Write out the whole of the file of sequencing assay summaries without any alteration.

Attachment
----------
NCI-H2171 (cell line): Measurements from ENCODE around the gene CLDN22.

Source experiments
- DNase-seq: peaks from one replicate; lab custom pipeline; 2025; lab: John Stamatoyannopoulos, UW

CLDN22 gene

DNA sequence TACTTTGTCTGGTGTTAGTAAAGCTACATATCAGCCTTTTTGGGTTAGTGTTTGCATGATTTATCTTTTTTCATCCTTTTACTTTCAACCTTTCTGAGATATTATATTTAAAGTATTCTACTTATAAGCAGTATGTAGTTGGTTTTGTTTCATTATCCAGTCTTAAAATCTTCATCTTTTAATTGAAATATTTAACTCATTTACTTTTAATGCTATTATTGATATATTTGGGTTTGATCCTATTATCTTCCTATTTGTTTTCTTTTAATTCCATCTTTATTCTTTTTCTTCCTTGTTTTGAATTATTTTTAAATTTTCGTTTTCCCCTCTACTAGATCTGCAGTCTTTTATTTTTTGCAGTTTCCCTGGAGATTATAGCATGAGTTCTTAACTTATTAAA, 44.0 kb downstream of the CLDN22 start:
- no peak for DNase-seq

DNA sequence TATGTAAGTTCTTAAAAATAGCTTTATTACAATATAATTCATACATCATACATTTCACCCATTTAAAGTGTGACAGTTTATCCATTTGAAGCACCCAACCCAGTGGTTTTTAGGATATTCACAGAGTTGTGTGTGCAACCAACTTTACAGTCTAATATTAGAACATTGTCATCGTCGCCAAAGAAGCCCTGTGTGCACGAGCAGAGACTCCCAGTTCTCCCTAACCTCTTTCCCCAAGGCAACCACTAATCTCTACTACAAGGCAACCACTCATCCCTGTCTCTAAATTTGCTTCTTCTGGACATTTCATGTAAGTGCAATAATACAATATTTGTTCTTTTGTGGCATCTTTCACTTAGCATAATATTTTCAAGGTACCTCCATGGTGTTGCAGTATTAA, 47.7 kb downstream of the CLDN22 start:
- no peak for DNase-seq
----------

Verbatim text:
NCI-H2171 (cell line): Measurements from ENCODE around the gene CLDN22.

Source experiments
- DNase-seq: peaks from one replicate; lab custom pipeline; 2025; lab: John Stamatoyannopoulos, UW

CLDN22 gene

DNA sequence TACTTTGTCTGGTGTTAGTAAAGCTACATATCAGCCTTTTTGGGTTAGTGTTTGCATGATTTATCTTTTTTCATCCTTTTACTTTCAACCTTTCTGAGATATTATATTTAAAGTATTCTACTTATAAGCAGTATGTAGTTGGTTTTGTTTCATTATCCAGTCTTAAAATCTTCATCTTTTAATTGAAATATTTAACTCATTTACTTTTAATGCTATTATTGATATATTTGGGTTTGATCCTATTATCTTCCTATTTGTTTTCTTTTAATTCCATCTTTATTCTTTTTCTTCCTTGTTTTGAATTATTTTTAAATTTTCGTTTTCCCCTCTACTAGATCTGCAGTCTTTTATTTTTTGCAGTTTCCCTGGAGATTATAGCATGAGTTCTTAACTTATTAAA, 44.0 kb downstream of the CLDN22 start:
- no peak for DNase-seq

DNA sequence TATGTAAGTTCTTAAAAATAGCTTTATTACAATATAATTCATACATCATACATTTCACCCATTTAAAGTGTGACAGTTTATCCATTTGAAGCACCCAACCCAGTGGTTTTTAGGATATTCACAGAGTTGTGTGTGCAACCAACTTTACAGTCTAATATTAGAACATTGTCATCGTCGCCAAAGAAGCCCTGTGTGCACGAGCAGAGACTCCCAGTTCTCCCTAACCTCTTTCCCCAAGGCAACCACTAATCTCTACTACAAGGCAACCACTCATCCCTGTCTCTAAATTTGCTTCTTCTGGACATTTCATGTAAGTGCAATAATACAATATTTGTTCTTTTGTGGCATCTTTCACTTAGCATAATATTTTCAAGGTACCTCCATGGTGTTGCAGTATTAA, 47.7 kb downstream of the CLDN22 start:
- no peak for DNase-seq